A pilot study into the effects of music therapy on different areas of the brain of individuals with unresponsive wakefulness syndrome.

Steinhoff N, Heine AM, Vogl J, Weiss K, Aschraf A, Hajek P, Schnider P, Tucek G - Front Neurosci (2015)

Mean values of the changes from PET 2 to PET 3.
© Copyright Policy
Related In: Results  -  Collection

License
Show All Figures
getmorefigures.php?uid=PMC4543917&req=5

Figure 2: Mean values of the changes from PET 2 to PET 3.
Mentions: After 5 weeks of music therapy tracer uptake in PET 3 increased by 37% in frontal regions, 28% in hippocampus, and 38% in cerebellum in the music therapy group. The control group shows different results. While activity increased in PET 3 by 7% in frontal areas, 4% in hippocampus and 3% in cerebellum, tracer uptake was still lower than in PET 1. Figure 2 shows the mean value of changes from PET 2 to PET 3.

Bottom Line: Consequently, the individual experience of music and its common effect on the human brain is a challenging subject for research.In the course of a pilot study, these problems were approached and reduced to the simple observation of pattern alteration in the brains of four individuals with Unresponsive Wakefulness Syndrome (UWS) during MT.The preliminary results suggest that MT activates the three brain regions described above.

View Article: PubMed Central - PubMed

Affiliation: OptimaMed Neurological Rehabilitation Kittsee, Austria.

ABSTRACT
The global cerebral network allows music " to do to us what it does." While the same music can cause different emotions, the basic emotion of happy and sad songs can, nevertheless, be understood by most people. Consequently, the individual experience of music and its common effect on the human brain is a challenging subject for research. Various activities such as hearing, processing, and performing music provide us with different pictures of cerebral centers in PET. In comparison to these simple acts of experiencing music, the interaction and the therapeutic relationship between the patient and the therapist in Music Therapy (MT) provide us with an additional element in need of investigation. In the course of a pilot study, these problems were approached and reduced to the simple observation of pattern alteration in the brains of four individuals with Unresponsive Wakefulness Syndrome (UWS) during MT. Each patient had three PET investigations: (i) during a resting state, (ii) during the first exposure to MT, and (iii) during the last exposure to MT. Two patients in the MT group received MT for 5 weeks between the 2nd and the 3rd PET (three times a week), while two other patients in the control group had no MT in between. Tracer uptake was measured in the frontal, hippocampal, and cerebellar region of the brain. With certain differences in these three observed brain areas, the tracer uptake in the MT group was higher (34%) than in the control group after 5 weeks. The preliminary results suggest that MT activates the three brain regions described above. In this article, we present our approach to the neuroscience of MT and discuss the impact of our hypothesis on music therapy practice, neurological rehabilitation of individuals in UWS and additional neuroscientific research.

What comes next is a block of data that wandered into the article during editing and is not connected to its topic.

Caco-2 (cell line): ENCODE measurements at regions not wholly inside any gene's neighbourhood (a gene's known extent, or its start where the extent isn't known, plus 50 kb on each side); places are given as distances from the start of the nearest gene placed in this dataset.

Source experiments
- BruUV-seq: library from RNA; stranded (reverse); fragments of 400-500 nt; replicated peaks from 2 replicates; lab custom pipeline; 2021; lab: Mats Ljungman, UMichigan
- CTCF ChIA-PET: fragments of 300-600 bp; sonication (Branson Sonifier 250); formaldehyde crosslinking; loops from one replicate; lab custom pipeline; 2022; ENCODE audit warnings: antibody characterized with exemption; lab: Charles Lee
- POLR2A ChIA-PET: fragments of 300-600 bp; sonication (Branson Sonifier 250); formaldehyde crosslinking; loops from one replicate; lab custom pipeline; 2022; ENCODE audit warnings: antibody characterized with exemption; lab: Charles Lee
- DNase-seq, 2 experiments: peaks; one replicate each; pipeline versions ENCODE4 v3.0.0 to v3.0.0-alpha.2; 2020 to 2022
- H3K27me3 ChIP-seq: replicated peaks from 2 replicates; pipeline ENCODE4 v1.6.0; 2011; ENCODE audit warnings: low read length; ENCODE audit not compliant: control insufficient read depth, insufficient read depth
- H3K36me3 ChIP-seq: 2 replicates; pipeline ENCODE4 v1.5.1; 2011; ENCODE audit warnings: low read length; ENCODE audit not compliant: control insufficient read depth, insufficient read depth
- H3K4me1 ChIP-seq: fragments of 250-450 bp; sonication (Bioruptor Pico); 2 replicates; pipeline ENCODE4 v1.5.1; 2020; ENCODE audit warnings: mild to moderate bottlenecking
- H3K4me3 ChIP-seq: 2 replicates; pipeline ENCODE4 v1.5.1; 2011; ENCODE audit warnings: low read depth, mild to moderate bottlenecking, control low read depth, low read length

No MeSH data available.


Related in: MedlinePlus